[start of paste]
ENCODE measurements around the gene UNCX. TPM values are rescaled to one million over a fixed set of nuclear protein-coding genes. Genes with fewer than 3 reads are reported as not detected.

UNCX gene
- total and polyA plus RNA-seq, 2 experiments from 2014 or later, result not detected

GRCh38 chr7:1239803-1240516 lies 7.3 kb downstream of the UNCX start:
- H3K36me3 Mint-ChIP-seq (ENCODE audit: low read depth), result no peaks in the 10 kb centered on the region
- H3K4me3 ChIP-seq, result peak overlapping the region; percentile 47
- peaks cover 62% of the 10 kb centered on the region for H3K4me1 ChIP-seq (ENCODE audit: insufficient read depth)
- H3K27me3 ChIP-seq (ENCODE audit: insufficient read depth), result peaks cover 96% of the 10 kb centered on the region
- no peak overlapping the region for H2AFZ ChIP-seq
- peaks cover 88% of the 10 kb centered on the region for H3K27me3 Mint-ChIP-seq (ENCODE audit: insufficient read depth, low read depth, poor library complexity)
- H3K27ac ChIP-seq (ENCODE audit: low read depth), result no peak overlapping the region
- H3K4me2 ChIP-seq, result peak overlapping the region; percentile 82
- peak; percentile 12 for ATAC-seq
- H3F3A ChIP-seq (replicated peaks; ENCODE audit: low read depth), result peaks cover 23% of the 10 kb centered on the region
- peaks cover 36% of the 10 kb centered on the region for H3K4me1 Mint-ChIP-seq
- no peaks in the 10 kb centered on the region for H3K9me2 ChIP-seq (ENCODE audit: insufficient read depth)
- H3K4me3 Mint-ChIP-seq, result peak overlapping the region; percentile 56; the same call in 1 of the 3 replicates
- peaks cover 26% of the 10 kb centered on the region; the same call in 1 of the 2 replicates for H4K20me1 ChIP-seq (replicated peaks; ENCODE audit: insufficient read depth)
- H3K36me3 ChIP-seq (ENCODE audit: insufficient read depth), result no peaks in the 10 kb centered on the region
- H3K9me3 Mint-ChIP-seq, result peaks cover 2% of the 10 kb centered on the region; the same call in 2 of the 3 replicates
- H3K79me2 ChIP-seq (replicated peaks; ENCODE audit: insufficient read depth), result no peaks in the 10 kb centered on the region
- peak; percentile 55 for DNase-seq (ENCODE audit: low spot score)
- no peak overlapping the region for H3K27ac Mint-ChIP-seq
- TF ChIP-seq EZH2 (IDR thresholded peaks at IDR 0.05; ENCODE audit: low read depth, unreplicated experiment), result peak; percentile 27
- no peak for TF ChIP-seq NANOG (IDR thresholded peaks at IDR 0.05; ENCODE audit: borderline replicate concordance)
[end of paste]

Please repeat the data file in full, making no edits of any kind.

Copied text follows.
ENCODE measurements around the gene UNCX. TPM values are rescaled to one million over a fixed set of nuclear protein-coding genes. Genes with fewer than 3 reads are reported as not detected.

UNCX gene
- total and polyA plus RNA-seq, 2 experiments from 2014 or later, result not detected

GRCh38 chr7:1239803-1240516 lies 7.3 kb downstream of the UNCX start:
- H3K36me3 Mint-ChIP-seq (ENCODE audit: low read depth), result no peaks in the 10 kb centered on the region
- H3K4me3 ChIP-seq, result peak overlapping the region; percentile 47
- peaks cover 62% of the 10 kb centered on the region for H3K4me1 ChIP-seq (ENCODE audit: insufficient read depth)
- H3K27me3 ChIP-seq (ENCODE audit: insufficient read depth), result peaks cover 96% of the 10 kb centered on the region
- no peak overlapping the region for H2AFZ ChIP-seq
- peaks cover 88% of the 10 kb centered on the region for H3K27me3 Mint-ChIP-seq (ENCODE audit: insufficient read depth, low read depth, poor library complexity)
- H3K27ac ChIP-seq (ENCODE audit: low read depth), result no peak overlapping the region
- H3K4me2 ChIP-seq, result peak overlapping the region; percentile 82
- peak; percentile 12 for ATAC-seq
- H3F3A ChIP-seq (replicated peaks; ENCODE audit: low read depth), result peaks cover 23% of the 10 kb centered on the region
- peaks cover 36% of the 10 kb centered on the region for H3K4me1 Mint-ChIP-seq
- no peaks in the 10 kb centered on the region for H3K9me2 ChIP-seq (ENCODE audit: insufficient read depth)
- H3K4me3 Mint-ChIP-seq, result peak overlapping the region; percentile 56; the same call in 1 of the 3 replicates
- peaks cover 26% of the 10 kb centered on the region; the same call in 1 of the 2 replicates for H4K20me1 ChIP-seq (replicated peaks; ENCODE audit: insufficient read depth)
- H3K36me3 ChIP-seq (ENCODE audit: insufficient read depth), result no peaks in the 10 kb centered on the region
- H3K9me3 Mint-ChIP-seq, result peaks cover 2% of the 10 kb centered on the region; the same call in 2 of the 3 replicates
- H3K79me2 ChIP-seq (replicated peaks; ENCODE audit: insufficient read depth), result no peaks in the 10 kb centered on the region
- peak; percentile 55 for DNase-seq (ENCODE audit: low spot score)
- no peak overlapping the region for H3K27ac Mint-ChIP-seq
- TF ChIP-seq EZH2 (IDR thresholded peaks at IDR 0.05; ENCODE audit: low read depth, unreplicated experiment), result peak; percentile 27
- no peak for TF ChIP-seq NANOG (IDR thresholded peaks at IDR 0.05; ENCODE audit: borderline replicate concordance)